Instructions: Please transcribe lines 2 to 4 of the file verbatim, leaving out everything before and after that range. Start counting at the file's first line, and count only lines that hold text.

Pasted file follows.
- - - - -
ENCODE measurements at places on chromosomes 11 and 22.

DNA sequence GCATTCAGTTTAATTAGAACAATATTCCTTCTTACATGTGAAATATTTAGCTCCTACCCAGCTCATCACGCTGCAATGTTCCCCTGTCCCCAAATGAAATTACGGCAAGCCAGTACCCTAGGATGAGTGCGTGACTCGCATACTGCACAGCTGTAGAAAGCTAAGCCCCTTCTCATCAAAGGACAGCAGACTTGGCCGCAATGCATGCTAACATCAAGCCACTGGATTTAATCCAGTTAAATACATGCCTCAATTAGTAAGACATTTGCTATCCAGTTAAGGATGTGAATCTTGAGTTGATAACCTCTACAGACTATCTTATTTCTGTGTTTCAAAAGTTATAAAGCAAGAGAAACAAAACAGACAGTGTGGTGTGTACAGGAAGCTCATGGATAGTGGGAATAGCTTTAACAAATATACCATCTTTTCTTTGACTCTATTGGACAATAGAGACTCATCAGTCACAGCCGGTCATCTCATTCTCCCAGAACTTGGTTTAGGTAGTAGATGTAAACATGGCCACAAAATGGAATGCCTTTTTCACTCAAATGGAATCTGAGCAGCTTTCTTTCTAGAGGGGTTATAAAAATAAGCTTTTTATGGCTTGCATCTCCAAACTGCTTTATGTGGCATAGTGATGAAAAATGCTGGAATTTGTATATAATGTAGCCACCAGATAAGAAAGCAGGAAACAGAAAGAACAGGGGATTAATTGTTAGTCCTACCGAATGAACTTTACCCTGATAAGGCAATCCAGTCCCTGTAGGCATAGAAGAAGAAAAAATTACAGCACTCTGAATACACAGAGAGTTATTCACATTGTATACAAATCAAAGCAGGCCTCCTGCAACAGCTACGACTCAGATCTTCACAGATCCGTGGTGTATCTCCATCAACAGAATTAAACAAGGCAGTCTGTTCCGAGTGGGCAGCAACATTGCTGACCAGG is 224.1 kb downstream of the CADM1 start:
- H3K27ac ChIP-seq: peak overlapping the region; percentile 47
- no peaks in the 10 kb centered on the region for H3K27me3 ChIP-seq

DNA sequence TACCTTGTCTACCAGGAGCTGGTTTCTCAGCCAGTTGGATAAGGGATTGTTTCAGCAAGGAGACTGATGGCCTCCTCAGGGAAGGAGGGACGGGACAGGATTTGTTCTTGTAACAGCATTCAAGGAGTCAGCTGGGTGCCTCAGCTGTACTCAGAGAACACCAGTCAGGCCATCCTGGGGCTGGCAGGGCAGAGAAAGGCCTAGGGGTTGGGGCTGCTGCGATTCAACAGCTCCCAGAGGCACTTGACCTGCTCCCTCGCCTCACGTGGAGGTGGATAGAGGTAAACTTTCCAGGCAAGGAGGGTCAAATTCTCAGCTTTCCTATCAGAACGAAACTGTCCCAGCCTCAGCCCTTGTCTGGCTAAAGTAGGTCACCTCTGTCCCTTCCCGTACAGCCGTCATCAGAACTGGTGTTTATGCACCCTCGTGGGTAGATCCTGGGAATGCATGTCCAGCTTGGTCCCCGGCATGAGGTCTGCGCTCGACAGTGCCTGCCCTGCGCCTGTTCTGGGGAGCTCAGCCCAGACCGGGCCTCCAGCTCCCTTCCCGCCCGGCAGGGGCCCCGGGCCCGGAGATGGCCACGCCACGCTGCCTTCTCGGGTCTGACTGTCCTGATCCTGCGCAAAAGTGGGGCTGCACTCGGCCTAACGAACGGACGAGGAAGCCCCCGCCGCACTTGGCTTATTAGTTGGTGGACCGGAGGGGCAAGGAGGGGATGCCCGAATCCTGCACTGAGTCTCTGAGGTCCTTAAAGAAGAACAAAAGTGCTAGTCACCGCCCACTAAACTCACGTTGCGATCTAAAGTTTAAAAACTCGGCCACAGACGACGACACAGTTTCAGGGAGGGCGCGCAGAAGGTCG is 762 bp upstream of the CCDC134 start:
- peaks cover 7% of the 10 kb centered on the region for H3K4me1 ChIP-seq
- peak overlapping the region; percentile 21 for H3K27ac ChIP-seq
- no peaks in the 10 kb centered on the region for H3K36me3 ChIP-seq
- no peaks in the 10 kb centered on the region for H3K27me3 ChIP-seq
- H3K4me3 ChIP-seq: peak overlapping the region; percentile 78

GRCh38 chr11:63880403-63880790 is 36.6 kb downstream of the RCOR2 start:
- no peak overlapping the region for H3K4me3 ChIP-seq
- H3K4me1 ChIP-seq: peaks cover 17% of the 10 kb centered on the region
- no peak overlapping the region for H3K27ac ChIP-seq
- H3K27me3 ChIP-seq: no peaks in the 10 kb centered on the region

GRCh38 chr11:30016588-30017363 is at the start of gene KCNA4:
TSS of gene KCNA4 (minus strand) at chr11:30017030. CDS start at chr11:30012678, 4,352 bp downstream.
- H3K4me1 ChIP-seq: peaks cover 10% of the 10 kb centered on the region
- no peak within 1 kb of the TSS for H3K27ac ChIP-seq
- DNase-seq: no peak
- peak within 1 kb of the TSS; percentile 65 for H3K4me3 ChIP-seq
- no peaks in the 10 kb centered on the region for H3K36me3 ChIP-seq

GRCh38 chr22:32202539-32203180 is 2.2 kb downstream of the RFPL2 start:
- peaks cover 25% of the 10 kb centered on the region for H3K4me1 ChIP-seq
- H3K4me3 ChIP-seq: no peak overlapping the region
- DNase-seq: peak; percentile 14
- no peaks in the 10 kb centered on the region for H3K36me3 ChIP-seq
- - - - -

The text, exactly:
DNA sequence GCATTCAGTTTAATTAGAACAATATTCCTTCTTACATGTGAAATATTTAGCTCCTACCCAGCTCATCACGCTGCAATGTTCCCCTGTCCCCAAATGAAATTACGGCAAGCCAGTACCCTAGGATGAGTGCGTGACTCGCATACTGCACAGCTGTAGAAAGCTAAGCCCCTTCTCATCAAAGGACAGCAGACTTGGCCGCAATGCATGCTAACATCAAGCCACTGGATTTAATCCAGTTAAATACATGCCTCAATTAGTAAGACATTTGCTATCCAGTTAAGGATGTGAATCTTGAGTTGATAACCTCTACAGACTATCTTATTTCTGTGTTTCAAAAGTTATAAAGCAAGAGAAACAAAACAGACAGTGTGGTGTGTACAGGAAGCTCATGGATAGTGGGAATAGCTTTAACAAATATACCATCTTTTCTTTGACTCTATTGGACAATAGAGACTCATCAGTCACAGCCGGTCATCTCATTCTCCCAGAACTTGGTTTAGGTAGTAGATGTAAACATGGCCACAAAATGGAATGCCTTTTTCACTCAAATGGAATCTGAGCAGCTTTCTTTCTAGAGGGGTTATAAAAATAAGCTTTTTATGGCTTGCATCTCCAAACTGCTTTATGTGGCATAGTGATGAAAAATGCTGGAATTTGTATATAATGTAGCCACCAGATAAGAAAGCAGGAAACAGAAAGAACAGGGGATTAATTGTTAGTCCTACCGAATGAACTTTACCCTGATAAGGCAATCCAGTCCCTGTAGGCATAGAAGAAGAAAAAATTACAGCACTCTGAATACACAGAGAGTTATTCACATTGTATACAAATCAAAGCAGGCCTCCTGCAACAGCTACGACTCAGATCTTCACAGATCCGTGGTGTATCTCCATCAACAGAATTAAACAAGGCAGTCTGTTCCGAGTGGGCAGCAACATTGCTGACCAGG is 224.1 kb downstream of the CADM1 start:
- H3K27ac ChIP-seq: peak overlapping the region; percentile 47
- no peaks in the 10 kb centered on the region for H3K27me3 ChIP-seq